08 January, 2009

MUSIC SERVER DIARY: (3) Apple Lossless vs Wave 44,1 vs Wave 48

MUSIC SERVER DIARY: (3) Apple Lossless vs WAV 44,1 vs WAV 48

Part 3
iPod/Wadia iTransport
First Impressions in my home:

My test at home prior to the trial at Danz's place was actually not in one session. I burned some files and listened and then prepared different files again. But for convenience I am writing this up as if it happened in one session.

Preparation of Files using iTunes
I had burnt a lot of CDs into iTunes. I used Apple Lossless to burn and store, but for testing purpose the WAV files were mostly converted from Apple Lossless. The reason for this is that if WAV is directly used somehow album artwork cannot be imported. Bad apple! Since Sampling Rate can be customised for WAV files, for testing purpose I prepared both 44.1 and 48kHz for many tracks. These were all automatically synced onto the iPod via a USB cable.

FILES used:
For the following CDs I have prepared files of Apple Lossless, Wav(44.1) and Wav(48):

1. Shostakovich Symphony #5/Haitink, Track II. Allegretto
2. 陳果 有空來坐坐
3. Brubeck Time Out, Track 3: Take Five
4. Serenata, Track 1: Nightingale
5. Manger Test CD, Tracks 1, 5, 7, 9, 10 (no Wav44)
6. Britten Noye's Fluddle, Track 5

Test Equipment:

I used basically the equipment I used for the Yamaha NS-1000 (click for details):

-SONY CDP-R1/DAS-R1 (accepts 44.1 and 48 kHz)
-Counterpoint 2000E preamp (XLR out)
-Bryston 4B old version
-Yamaha NS-1000
- Cables (Sony Twin link; XLO 4.1 for iTransport; Gotham GAC-4 XLR and 50040)

All tracks are compared with CD replay. The following conclusions are reached:

1. Through the iPod/iTransport, none of the formats was able to beat CD playback (in a comprehensive way). CD playback is just more dynamically accurate on both macro- and micro- levels, yielding a more nuanced performance, with more tonal shadings and harmonic integrity.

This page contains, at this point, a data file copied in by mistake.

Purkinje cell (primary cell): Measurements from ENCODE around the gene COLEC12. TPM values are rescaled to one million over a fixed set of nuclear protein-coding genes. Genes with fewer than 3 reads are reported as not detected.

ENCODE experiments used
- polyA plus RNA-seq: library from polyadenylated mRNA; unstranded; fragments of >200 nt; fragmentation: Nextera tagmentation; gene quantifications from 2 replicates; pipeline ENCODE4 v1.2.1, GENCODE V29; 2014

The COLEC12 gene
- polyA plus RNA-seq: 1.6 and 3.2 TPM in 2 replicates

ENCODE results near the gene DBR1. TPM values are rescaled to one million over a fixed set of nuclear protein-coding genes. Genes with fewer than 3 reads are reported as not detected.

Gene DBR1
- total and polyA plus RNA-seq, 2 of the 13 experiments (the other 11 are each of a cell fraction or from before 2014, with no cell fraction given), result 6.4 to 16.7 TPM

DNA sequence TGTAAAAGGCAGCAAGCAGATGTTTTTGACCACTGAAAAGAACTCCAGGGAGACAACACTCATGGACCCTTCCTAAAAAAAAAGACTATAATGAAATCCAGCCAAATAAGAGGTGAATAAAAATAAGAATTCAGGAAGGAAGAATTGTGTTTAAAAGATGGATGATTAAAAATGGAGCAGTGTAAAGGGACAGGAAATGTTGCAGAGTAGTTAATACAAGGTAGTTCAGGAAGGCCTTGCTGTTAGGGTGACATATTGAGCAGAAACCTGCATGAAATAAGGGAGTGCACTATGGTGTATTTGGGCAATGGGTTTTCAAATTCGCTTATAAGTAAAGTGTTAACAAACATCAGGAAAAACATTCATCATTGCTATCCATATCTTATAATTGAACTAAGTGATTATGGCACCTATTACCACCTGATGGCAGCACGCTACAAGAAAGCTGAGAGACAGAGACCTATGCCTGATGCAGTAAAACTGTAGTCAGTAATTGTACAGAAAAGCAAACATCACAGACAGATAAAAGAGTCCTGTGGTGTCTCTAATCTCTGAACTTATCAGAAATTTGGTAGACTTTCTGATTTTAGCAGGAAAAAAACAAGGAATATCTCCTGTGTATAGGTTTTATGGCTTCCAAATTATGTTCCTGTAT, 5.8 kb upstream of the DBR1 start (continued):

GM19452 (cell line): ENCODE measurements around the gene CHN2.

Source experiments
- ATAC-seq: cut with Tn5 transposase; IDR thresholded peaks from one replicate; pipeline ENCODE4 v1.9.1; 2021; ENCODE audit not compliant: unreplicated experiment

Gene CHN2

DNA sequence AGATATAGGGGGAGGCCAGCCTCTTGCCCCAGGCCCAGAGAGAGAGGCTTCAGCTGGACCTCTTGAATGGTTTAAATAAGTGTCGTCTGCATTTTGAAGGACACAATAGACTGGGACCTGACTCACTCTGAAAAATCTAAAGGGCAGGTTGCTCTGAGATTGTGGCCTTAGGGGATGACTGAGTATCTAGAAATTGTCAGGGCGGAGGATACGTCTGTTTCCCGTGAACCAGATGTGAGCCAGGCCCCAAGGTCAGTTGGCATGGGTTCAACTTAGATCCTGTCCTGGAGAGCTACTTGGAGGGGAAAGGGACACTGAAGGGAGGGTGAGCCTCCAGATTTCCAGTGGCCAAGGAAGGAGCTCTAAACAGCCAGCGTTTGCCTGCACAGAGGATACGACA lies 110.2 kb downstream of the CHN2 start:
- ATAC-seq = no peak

2. The Apple "Lossless" format is definitely LOSSY. Although it still sounds quite decent, compared to CD playback and WAV formats, it alters the tonal balance and dynamics in subtle and not-so-subtle ways, in ways I don't think any serious audiophile can accept. With small scaled music, this detriment may not be so easily noticeable, but on orchestral climaxes the "dropout" is audible. The other interesting thing is that Apple Lossless sounds subjectively louder, which is almost surely an indication of compression.

3. WAV files in either 44.1 or 48 kHz, are significantly truer copies of the CD. However, the difference between the 2 sampling rates is of surprisingly magnitude. The higher sampling rate of 48kHz is superior: it firms out the instumental outlines, imparts a little more harmonics and, most importantly, better dynamic shadings to bring it remarkably close to CD playback. This is evident across the board. In the Shostakovich, the bass line is more threatening and climax cleaner; in Tave Five, the drum solo became more finely shaded and varied, a sure sign for better playback. With WAV at 48 kHz, the sound is really quite close to CD playback. This (re)up-sampling is ceratinly another can of worm.

CONCLUSIONS for this session
1. Although for the moment I may still continue to use iTunes to create WAV files, for sonically superior CDs, I know I shall never use Apple Lossless again, as conversion to WAV files is superior.

2. As all my DACs support 48 kHz, as long as I am using iTunes for ripping, for good sounding CDs I shall be preparing Wav files of 48 kHz for personal use.

3. Most importantly, I am satisfied by the quality of replay offered by iPod/iTransport, especially as an adjunct and not a main source. For good sound, (WAV 48 kHz) is close enough and the one I shall use. I'd like to mention that much of what I rip are sonically compromised mono "historic recordings", some dating back almost a century ago, and I think I can use lossy formats for them to save disc space. Some of these I have converted to custom AAC (at highest allowable MONO rate). Perhaps one day I shall run a comparison between the better lossy methods and seriously test even iTransport's analogue out for these files.

Questions and Coming Tests
1. Part 4 would be the next session, which had already taken place at Danz' place: comparing iPod/iTransport files with WAV 44.1 files ripped by EAC and played directly from hard-disc via USB out.

2. A big question: would ripping directly using other possibly superior methods, like using EAC or creating FLAC files, be significantly better than (conversion by) iTunes? I have already downloaded and started to use EAC (but not Foobar). I shall be comparing WAV 44.1 files ripped by EAC (which cannot do 48 kHz) with both WAV 44.1 and 48 files converted from iTunes.

3. Another big question: Would the use of an anti-jitter device improve further the digital out of the iTransport? To this end, when I have time, I shall insert such a device in the chain. I have the Genesis Digital lens, Monarchy DIP and Audio Alchemy DTI Pro32 on hand for testing.

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